February 14, 2001 (The following editorial appeared in the Christian Science Monitor.) Unlike in the United States, air passengers stranded in Europe because of the effects of a volcano have more transportation options with highly interconnected and efficient trains, buses, and ferries.
Bumped flyers may be forced
to travel cheek by jowl as they flock to alternatives, but the point is, they
at least have a sophisticated transport backup to turn to. And its importance
grows with each day that ash spews from Iceland’s volcano.
Over the decades, the
Europeans have worked steadily at building this extensive and generally
reliable surface network – not without grumbling. Back in 1987, when
construction began on the English Channel rail tunnel, the British were still
debating its merits. Cost overruns in the ensuing years did not help the tunnel’s
cause. But the island inhabitants are surely thankful for it now, as the French
railway SNCF says it will offer reduced fares and 80,000 extra seats between
Paris and London this week.
All across Europe, ferries,
trains, and buses are adding capacity to make up for the sudden lack of air
travel – the largest shutdown of European airspace since World War II. The war
comparison is an apt one, because it underscores the importance of transport as
a national security issue.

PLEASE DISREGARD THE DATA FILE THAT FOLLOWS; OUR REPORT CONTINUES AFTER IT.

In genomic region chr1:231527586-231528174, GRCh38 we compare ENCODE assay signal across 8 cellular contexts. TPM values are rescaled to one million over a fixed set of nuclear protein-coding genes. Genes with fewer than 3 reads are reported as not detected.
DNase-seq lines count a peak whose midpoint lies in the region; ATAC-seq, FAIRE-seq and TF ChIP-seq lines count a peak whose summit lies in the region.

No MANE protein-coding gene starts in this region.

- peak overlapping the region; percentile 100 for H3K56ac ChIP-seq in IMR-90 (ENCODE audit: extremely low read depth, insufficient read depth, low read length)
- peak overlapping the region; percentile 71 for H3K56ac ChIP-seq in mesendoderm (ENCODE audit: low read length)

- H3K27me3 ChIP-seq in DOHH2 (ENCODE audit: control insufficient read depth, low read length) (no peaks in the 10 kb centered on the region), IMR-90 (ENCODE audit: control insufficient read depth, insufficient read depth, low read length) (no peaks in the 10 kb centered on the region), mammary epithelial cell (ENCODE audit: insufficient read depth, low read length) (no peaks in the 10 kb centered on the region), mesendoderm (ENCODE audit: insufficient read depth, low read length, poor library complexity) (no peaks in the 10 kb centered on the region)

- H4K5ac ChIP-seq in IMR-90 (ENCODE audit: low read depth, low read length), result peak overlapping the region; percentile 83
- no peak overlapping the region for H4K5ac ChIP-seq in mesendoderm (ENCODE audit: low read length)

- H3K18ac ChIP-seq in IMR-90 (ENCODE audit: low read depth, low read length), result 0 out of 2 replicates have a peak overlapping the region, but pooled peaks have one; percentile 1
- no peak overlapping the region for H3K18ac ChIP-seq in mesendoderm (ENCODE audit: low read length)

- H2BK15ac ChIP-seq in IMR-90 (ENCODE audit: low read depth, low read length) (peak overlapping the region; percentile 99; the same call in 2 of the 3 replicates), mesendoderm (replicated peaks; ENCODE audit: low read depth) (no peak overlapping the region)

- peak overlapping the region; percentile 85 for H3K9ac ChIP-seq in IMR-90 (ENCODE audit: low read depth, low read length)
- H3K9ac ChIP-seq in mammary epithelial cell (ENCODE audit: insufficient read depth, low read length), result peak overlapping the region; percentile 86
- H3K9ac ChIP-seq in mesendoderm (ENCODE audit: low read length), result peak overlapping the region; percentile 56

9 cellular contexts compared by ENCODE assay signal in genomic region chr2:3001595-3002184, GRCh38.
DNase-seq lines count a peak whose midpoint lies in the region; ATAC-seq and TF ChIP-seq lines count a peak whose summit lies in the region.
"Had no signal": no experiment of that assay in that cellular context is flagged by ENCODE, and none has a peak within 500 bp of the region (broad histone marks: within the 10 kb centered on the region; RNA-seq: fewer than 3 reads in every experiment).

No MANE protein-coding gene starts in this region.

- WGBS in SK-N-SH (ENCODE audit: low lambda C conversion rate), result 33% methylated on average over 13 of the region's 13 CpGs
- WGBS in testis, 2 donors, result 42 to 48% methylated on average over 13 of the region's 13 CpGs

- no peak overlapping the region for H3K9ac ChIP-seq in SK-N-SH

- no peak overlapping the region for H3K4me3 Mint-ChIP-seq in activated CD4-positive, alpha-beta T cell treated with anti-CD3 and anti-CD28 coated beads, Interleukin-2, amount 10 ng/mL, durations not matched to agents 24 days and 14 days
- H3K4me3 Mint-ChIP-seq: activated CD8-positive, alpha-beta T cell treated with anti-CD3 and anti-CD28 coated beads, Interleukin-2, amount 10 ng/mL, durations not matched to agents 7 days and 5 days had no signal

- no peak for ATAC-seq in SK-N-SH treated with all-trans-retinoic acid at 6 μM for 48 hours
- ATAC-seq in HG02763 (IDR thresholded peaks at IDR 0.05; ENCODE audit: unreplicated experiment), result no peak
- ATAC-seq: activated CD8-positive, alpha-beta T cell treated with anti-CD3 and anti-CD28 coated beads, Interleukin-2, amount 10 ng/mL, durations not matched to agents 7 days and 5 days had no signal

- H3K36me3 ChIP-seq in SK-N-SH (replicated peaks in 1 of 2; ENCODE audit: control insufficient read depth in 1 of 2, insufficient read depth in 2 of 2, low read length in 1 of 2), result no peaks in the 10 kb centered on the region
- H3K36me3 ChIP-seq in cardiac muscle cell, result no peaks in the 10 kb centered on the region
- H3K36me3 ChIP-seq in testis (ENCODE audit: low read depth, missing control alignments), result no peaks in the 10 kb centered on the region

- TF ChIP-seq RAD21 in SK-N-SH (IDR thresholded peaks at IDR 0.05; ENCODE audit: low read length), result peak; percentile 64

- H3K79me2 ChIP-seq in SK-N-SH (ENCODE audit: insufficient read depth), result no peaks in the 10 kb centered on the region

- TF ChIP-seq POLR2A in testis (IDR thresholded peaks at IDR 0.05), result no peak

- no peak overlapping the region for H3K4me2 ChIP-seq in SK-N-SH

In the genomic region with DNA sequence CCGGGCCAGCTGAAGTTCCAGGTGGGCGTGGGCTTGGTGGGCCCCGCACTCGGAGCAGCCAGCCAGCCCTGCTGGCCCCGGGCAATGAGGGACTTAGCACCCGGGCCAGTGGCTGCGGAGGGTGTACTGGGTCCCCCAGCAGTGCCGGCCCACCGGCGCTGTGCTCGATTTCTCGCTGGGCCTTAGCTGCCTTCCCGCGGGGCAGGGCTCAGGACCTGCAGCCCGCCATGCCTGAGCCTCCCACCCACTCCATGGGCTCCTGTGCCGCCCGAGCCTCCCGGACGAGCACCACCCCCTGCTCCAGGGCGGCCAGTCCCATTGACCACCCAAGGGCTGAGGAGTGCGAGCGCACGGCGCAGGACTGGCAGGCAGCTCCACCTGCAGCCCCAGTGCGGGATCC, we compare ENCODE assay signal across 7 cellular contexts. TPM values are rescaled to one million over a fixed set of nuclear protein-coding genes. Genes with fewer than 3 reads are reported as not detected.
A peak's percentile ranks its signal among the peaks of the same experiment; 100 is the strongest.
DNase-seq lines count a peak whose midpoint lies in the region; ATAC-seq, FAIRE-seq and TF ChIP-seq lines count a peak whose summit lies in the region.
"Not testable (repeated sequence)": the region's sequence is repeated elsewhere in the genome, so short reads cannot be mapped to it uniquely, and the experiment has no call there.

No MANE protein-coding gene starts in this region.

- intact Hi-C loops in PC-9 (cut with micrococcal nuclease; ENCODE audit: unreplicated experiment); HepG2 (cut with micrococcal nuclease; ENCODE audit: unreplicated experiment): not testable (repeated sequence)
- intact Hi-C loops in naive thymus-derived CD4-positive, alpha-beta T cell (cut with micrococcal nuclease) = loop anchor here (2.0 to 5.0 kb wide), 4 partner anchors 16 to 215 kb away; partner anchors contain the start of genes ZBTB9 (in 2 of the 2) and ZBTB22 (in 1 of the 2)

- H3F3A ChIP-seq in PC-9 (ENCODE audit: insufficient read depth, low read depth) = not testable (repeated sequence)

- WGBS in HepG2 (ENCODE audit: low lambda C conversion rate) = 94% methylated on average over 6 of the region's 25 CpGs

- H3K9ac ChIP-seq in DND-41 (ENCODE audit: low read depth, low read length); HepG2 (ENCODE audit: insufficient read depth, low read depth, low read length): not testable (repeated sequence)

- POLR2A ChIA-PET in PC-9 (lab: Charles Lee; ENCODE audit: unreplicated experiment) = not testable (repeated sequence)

The U.S. needs to again
treat transportation with such seriousness. Within 50 years, America’s
population is expected to surge by 150 million people. Likewise, transportation
experts expect huge traffic increases in freight over the next few decades. But
over time, the U.S. has neglected its infrastructure, and in the case of
streetcars and passenger rail, even eliminated or reduced these networks.
The country is slowly
waking up to its transport deficiency. In the 2008 election, voters passed 25
of 33 ballot measures to increase local or state taxes to pay for public
transportation. Californians passed a ballot initiative to start building a
bullet train network. And since his election, President Obama has pushed
forward high-speed rail.
America can foresee its
transportation needs. But what about the unforeseen? Perhaps not a volcano, but
another 9/11 or natural disaster, such as a severe hurricane season. The United
States should be at least as prepared as Europe.